Maine Town Stands Up to Corporations
|March 18, 2009||Posted by Jeffery J. Smith under Progress Report, The Progress Report|
Maine Town Stands Up to Corporations
New Law for Local Self-Governance Ends Corporate Personhood
Corporations oldest and perhaps most valuable favor from the state is limited liability (why theyre called limiteds in GB). A limit on liability is sort of like free insurance, since those who get it dont have to buy coverage for complete responsibility of their acts. Enjoying this financial break has allowed the men (historically) who make up corporations to lobby other men, those in power, for other favors: fat-cat contracts, direct subsidies, lenient enforcement of law, and tax breaks.
The biggest tax break is not the governments failure to tax private fortunes, which would not exist if not for state favors, but to not recover public values, especially the values of land and locations, which are generated by the presence of society. Were politicians to use taxes or fees to finally recover this commonwealth, itd no longer be left on the table for corporations. Thus deprived, they could not so readily lobby, buy favors, and retain legal exoneration for misdeeds.
Conversely, repealing the legal status of corporations might level the playing field so that government would let contracts fairly, replace subsidies with Citizens Dividends, enforce laws firmly, and shift taxes off our efforts, onto societys surplus. This 2009 article is from After Downing Street click here, posted Mar 1, and circulated by Global Net News Summary click here.
by After Downing Street
The citizens of Shapleigh, Maine voted at a special town meeting to pass a groundbreaking Rights-Based Ordinance, 114 for and 66 against. This law gives its citizens the right to local self-governance and gives rights to ecosystems but denies the rights of personhood to corporations. This ordinance allows the citizens to protect their groundwater resources, putting it in a common trust to be used for the benefit of its residents and future generations.
Shapleigh is the first community in Maine to pass such an ordinance. The Ordinance Review Committee in Wells, Maine is considering passing one in their town. These communities are in dispute with Nestle Waters, N.A., a multi-national water miner that sells bottled water under such labels as Poland Springs.
The town of Fryeburg, Maine has been in litigation with Nestle for six years over Nestles tanker trunk traffic which has disrupted the towns quiet scenic beauty. Nestle is the world’s largest food and beverage company and has very deep pockets. Nestle’s tactic is to wear down the town, and break their bank.
The Nestle Corporation is not just interested in expanding for the purpose of filling their Poland Springs bottles today, they are interested in the control of Maine’s abundant water resources for the future. They are expanding in many parts of this country from McCloud, California to Maine. Nestle is positioning themselves to capitalize on the emerging crisis of global water scarcity.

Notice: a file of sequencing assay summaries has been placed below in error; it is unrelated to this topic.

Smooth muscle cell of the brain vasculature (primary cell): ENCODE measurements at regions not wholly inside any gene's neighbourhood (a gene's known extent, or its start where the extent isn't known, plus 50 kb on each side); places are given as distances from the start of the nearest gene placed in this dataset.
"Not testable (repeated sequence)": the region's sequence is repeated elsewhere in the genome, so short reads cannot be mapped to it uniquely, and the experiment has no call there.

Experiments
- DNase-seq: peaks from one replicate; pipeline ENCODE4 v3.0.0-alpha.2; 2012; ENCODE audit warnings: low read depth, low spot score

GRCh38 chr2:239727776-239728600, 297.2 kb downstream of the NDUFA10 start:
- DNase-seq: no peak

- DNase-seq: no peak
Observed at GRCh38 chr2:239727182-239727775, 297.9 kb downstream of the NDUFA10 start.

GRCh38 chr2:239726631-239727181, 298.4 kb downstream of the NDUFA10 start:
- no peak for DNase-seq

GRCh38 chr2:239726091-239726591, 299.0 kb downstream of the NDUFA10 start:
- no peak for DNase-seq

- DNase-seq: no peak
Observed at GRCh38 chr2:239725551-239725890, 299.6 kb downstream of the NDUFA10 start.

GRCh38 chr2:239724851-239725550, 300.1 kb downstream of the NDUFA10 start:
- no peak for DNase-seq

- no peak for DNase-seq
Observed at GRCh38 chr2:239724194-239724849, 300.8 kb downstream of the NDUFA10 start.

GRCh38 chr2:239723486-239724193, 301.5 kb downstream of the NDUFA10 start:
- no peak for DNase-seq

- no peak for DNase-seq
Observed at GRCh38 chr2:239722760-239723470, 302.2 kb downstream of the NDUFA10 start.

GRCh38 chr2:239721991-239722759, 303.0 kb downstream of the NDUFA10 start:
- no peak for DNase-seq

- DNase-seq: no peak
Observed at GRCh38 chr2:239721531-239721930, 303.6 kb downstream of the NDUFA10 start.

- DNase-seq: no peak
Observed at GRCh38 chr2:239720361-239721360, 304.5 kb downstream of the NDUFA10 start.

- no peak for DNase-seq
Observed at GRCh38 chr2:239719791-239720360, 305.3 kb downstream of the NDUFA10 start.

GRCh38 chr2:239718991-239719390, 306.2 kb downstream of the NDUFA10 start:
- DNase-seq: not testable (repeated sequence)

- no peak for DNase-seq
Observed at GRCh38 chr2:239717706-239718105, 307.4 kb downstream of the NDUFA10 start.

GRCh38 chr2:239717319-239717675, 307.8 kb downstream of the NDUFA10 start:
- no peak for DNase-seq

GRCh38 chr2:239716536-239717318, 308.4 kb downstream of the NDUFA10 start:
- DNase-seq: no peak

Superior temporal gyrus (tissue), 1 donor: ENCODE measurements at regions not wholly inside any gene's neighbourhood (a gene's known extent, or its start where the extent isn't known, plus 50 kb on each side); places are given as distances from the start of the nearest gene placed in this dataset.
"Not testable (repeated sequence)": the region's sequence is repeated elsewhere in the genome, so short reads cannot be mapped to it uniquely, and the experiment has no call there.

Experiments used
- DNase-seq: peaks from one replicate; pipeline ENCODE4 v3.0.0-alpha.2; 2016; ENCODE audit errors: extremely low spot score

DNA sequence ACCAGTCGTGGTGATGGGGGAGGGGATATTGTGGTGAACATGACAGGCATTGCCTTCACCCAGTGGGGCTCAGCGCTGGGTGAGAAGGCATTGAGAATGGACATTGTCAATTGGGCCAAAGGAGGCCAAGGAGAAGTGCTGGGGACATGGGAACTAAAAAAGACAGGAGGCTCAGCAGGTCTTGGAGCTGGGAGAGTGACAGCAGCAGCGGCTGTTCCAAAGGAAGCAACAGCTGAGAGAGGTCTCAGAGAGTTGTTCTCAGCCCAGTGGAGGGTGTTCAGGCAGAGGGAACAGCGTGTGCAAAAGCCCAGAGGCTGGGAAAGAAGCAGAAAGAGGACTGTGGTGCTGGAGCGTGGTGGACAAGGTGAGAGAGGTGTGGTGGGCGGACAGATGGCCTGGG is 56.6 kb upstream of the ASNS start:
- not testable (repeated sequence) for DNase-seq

Maines activists believe the right to water is a social justice issue and it should not be sold to those who can afford it, leaving the world’s poorest citizens thirsty. Nonprofit citizens in general will do a much better job of protecting this resource than a for-profit corporation in particular.
The concept of a rights-based ordinance was pioneered by environmental attorney Thomas Linzey, founder of the Community Environmental Legal Defense Fund of Gettysburg, PA click here. Linzey has assisted the town of Barnstead, New Hampshire with their rights-based ordinance, which was passed in 2006 and with another in Nottingham, New Hampshire, which passed in 2008.
To date there have been no legal challenges to these ordinances. Linzey also crafted Ecuador’s new Constitution, which also gives the ecosystem rights. Ecuador is the first country in the world to protect its natural resources from corporate exploitation. (Ed. Note: but not non-corporate exploitation?)
Activists have learned the hard way that trying to protect their communities and the environment by going the route of fighting a typical regulatory ordinance, which is written by corporate lobbyists, will fail to protect communities from harms done.
The corporations have a fiduciary responsibility to make a profit for stockholders. (Ed. Note: Yet stockholders often see much less of any profit than do the CEOs and the rest of management. And, corporations also have a responsibility to make a profit legally, within the law — which is why they invest so much in rewriting the law.)
Constitutional Rights were granted to corporations from the bench in the 1800′s, including their right to personhood.
Activists in Maine ignored the naysayers who said that people will never vote to take powers away from corporations or to give rights to nature. For more information about their victory to protect ground water in communities in Maine, please visit: click here .
JJS: Bottom line, you just cant leave so much money on the table — which is what the value of nature is, free money — and not expect anyone to make a grab for it. When you dont share the commons, you poison the system — you let the low-hanging fruit reward baser motives like greed. The only deep solution is sharing, society-wide sharing, of societys surplus, which is the worth of Mother Earth.
Editor Jeffery J. Smith runs the Forum on Geonomics.
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